House Judiciary Committee Signs Off on Comprehensive Mass Deportation Plan

Written by on March 19, 2015 in Enforcement, Legislation with 2 Comments

13107801424_b9c427b7ef_kAlthough comprehensive immigration reform was not brought to a vote by House of Representatives, the public still overwhelmingly and consistently supports reform.  Yet yesterday, the House Judiciary Committee approved a bill that would take the opposite approach—not only repealing President Obama’s executive actions on immigration, but imposing the most draconian immigration enforcement scheme in America’s history. Immigration advocates aptly called it the “Comprehensive Mass Deportation Act.” Reading its provisions is like reading a blueprint for deporting all 11 million unauthorized immigrants. Most provisions are not new ideas. But the House’s intransigence in the face of continued support for reform is unprecedented.

The bill builds on 2013’s “SAFE Act”—legislation that the American Immigration Council stated reflects an “outdated philosophy… [of] more enforcement, more detention, more penalties.” Like prior versions, the 2015 bill criminalizes being unlawfully present in the United States. This would mean that even those who come to the United States lawfully, but overstay their visas—even by one day—would be committing a criminal act, risking jail time.

The bill also includes provisions that are much like Arizona’s infamous anti-immigrant law SB 1070, before the Supreme Court struck down SB 1070’s key parts. The bill would give state and local jurisdictions nearly unfettered authority to enforce federal immigration laws. It would require the federal government to renew federal-state enforcement models that the Department of Homeland Security (DHS) has rejected as inefficient and prone to discrimination and racial profiling. And, it would empower states and localities to create their own immigration laws, potentially resulting in a confusing, dysfunctional 50-state patchwork of “welcoming cities” and non-welcoming states.

But the bill would also go beyond allowing states to enforce immigration laws, to coercing states into enforcing immigration laws. It does this by penalizing states and localities that do not comply with federal immigration detainer requests by withholding DHS grant funding, such as Federal Emergency Management Authority (FEMA) funds). The Niskanen Center, a libertarian think tank, called this “unconstitutional” and a “dangerous precedent.”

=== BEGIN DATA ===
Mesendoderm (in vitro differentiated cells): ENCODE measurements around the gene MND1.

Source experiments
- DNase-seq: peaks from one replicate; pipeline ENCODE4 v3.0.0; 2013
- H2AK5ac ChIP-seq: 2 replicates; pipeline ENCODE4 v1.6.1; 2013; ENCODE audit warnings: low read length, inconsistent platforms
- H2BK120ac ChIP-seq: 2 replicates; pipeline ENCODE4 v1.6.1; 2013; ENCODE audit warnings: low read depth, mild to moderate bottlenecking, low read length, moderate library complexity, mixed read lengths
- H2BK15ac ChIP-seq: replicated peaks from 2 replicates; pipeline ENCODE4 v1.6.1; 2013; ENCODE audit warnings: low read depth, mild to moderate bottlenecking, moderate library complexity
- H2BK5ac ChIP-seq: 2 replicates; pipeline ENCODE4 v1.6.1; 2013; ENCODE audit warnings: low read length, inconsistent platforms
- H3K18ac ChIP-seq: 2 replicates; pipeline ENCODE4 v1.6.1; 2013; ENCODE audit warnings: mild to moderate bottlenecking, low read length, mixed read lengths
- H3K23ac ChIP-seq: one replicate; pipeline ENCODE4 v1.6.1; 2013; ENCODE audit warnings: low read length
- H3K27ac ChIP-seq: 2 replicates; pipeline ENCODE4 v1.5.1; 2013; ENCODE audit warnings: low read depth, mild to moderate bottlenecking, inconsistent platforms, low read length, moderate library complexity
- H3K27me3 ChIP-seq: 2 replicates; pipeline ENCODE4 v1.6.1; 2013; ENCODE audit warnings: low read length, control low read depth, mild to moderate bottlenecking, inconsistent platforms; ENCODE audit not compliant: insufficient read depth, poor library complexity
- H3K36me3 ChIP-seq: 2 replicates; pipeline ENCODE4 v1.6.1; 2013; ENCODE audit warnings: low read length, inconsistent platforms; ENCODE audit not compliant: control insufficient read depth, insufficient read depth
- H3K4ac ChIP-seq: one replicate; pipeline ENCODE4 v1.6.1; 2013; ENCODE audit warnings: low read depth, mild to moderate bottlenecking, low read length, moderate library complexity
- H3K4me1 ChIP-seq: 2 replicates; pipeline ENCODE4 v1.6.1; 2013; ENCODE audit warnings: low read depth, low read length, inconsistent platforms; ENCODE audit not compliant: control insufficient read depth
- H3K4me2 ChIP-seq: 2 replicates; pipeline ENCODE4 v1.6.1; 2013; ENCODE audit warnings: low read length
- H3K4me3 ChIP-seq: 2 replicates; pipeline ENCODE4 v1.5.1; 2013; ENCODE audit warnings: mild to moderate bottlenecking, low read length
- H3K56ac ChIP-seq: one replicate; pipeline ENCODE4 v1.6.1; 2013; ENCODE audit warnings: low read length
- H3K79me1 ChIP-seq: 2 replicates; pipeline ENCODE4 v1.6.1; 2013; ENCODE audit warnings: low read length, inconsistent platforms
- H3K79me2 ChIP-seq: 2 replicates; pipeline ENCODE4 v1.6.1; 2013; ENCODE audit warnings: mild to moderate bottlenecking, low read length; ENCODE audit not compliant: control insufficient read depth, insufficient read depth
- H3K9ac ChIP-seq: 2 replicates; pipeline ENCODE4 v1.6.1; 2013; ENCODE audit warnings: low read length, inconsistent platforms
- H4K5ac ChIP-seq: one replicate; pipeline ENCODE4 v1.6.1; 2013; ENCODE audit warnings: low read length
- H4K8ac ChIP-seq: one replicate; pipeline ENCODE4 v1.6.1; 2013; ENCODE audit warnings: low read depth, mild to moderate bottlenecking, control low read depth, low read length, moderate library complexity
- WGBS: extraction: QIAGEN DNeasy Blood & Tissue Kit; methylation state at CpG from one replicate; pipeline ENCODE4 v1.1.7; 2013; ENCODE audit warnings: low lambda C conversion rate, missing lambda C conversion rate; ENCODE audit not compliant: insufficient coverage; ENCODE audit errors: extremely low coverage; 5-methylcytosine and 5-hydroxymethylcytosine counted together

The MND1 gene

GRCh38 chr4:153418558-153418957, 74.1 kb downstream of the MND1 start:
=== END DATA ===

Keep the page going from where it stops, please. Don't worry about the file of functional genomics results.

The bill also expands mandatory detention, authorizes indefinite detention, expands mandatory deportation, expands warrantless arrest authority, and adopts deportation procedures that lack due process. It would allow the government to remove a person based on mere suspicion of criminal behavior rather than an actual conviction.

Almost no one seems to think that deporting 11 million people is a viable strategy. Policy makers from President Obama to Texas Governor Rick Perry have recognized this. A group estimated the costs as $400 to $600 billion, let alone the human costs. As Rep. Zoe Lofgren (D-CA) said yesterday, “The country has considered and rejected mass deportation or self-deportation… So how can it make any more sense to imprison all of those people?”

At some point, Congress will have to deal with the realities that we can’t and shouldn’t deport 11 million people, and that criminalizing undocumented immigrants will not make us safer. Hopefully that time will come sooner rather than later.

Photo by BBC World Service.

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  • stephanie

    They can try to do what they want but with out Mexican people they wouldn’t have a roof over they head or food products I’m just saying what is in my head it’s unfair to the illegal people that just Want a better future for there families

  • Onus lies on both sides. People also need to violating the law and becoming illegal. I am conflicted on this one. Measures are severe but there is need for some action.

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